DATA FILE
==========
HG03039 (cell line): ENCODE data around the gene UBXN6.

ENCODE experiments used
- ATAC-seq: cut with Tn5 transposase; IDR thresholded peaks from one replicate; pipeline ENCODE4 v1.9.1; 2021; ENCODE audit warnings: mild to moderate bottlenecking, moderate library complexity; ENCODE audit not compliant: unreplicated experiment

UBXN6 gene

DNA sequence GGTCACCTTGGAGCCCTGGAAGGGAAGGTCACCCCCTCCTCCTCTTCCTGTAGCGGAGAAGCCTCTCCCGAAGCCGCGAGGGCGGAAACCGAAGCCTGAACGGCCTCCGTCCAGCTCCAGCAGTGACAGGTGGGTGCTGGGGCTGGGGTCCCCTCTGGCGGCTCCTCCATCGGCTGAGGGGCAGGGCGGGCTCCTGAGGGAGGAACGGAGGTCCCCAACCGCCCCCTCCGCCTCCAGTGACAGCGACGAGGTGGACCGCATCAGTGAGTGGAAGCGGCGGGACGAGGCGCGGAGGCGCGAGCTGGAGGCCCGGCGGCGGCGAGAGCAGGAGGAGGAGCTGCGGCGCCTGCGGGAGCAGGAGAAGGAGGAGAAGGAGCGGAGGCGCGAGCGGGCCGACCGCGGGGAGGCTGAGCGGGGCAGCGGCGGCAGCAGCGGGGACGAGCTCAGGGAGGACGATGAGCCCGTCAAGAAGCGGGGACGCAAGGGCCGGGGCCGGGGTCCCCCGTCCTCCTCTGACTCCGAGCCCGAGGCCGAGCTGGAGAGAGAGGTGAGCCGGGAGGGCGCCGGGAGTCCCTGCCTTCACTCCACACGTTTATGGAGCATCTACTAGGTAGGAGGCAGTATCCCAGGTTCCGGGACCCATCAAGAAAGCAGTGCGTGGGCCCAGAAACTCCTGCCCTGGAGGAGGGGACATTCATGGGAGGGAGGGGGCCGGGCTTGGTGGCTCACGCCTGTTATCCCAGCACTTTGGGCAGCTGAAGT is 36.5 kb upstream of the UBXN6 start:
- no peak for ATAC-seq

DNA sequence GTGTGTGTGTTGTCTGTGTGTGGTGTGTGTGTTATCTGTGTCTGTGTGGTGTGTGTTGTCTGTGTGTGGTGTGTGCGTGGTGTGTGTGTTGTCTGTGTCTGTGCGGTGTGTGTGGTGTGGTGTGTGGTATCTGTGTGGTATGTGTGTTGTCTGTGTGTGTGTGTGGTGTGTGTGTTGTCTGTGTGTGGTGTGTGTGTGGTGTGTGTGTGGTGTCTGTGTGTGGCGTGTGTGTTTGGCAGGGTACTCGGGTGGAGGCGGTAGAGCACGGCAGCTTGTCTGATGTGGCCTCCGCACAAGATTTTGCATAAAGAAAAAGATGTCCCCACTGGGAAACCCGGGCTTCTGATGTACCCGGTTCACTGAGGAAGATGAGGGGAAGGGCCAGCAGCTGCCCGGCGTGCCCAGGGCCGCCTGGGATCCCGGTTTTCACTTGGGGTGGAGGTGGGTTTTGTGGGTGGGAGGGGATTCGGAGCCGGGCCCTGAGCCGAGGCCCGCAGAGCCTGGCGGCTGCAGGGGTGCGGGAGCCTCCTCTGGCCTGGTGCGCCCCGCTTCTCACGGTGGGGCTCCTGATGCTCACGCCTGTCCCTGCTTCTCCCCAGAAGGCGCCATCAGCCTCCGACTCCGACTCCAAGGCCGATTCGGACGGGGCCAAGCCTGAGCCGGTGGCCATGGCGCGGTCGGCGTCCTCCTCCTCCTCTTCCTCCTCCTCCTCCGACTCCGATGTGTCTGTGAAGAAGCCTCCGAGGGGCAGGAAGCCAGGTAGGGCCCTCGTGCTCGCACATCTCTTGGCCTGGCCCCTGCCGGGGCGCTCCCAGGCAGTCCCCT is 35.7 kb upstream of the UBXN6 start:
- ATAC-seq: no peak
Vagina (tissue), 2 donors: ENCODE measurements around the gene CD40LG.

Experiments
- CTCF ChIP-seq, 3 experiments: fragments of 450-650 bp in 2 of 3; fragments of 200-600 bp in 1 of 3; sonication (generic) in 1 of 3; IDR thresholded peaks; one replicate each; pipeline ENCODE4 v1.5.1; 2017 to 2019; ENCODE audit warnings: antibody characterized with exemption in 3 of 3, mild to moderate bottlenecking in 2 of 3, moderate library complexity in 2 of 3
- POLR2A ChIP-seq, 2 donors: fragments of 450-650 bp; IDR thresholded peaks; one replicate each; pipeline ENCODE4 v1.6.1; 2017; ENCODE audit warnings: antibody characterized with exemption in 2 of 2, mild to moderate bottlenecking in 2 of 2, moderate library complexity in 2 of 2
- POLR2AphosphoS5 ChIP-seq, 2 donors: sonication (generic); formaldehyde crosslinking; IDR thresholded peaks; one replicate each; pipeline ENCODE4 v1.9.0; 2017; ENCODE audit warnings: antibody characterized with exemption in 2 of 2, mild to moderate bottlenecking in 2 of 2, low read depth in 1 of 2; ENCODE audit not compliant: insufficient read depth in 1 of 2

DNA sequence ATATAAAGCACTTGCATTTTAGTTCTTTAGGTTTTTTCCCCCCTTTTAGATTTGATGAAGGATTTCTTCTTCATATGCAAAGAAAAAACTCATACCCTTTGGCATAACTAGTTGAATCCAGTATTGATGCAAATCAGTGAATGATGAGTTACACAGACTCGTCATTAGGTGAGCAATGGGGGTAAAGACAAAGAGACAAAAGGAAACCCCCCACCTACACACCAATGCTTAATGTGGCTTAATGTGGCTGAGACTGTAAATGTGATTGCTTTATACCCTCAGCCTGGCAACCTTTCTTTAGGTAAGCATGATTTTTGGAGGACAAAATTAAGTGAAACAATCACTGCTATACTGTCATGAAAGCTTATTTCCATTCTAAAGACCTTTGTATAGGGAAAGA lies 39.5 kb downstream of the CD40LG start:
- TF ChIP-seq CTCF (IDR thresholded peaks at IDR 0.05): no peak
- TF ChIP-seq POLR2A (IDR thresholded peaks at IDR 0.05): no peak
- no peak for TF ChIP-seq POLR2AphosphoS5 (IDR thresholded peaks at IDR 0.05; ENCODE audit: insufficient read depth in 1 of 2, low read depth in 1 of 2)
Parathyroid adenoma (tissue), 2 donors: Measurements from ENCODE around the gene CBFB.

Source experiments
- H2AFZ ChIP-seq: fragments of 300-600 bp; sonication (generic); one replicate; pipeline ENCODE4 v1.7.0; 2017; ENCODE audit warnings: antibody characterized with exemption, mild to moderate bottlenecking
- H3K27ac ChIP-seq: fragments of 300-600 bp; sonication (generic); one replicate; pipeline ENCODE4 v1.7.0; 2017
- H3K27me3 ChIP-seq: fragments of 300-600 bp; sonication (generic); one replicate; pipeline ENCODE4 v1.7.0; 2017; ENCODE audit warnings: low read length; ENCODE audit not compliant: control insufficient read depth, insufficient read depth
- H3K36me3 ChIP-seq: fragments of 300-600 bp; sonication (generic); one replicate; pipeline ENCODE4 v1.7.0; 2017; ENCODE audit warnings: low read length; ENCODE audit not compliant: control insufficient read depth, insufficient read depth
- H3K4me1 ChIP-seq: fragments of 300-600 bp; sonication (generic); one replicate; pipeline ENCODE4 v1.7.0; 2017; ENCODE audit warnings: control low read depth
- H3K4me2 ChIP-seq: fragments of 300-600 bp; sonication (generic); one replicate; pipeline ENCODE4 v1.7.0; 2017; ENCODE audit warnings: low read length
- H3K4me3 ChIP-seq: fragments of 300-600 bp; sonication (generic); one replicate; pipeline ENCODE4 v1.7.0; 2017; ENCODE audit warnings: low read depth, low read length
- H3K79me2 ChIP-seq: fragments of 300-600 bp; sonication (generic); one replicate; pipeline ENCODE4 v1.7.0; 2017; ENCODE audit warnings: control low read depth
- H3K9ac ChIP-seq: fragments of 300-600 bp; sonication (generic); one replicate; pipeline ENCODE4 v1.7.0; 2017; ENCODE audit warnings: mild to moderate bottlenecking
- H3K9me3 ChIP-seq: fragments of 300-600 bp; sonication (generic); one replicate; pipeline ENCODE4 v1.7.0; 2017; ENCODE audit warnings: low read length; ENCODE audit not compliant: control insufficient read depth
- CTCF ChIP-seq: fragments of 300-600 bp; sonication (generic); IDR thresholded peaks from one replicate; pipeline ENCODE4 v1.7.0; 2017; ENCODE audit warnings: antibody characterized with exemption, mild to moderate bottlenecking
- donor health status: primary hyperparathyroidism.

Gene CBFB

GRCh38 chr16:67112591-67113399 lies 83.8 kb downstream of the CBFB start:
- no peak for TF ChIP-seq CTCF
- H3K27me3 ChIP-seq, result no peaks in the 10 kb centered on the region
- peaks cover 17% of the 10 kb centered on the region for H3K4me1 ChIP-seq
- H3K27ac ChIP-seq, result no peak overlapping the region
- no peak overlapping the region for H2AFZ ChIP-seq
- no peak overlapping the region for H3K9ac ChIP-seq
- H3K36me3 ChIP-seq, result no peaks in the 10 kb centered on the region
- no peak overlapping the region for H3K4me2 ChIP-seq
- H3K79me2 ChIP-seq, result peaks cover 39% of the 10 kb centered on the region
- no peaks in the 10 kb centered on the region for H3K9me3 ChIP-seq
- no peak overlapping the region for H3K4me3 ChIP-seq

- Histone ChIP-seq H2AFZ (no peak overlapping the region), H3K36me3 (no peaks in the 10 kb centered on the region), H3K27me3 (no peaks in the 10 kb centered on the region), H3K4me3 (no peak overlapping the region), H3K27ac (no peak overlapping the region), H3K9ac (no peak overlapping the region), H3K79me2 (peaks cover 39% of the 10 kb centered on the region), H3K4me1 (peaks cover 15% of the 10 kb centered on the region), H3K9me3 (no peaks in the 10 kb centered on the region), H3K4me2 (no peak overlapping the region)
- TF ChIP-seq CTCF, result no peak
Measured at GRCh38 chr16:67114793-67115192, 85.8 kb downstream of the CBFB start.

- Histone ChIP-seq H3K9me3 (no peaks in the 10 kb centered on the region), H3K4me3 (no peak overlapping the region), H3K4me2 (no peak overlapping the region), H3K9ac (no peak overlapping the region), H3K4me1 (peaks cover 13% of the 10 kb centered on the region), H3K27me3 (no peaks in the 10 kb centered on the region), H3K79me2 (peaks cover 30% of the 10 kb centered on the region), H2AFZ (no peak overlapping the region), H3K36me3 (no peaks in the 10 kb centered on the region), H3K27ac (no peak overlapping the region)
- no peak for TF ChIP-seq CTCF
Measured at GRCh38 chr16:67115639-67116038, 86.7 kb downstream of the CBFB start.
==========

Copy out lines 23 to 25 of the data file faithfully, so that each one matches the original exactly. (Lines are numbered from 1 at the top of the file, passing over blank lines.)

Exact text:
- H3K36me3 ChIP-seq: fragments of 300-600 bp; sonication (generic); one replicate; pipeline ENCODE4 v1.7.0; 2017; ENCODE audit warnings: low read length; ENCODE audit not compliant: control insufficient read depth, insufficient read depth
- H3K4me1 ChIP-seq: fragments of 300-600 bp; sonication (generic); one replicate; pipeline ENCODE4 v1.7.0; 2017; ENCODE audit warnings: control low read depth
- H3K4me2 ChIP-seq: fragments of 300-600 bp; sonication (generic); one replicate; pipeline ENCODE4 v1.7.0; 2017; ENCODE audit warnings: low read length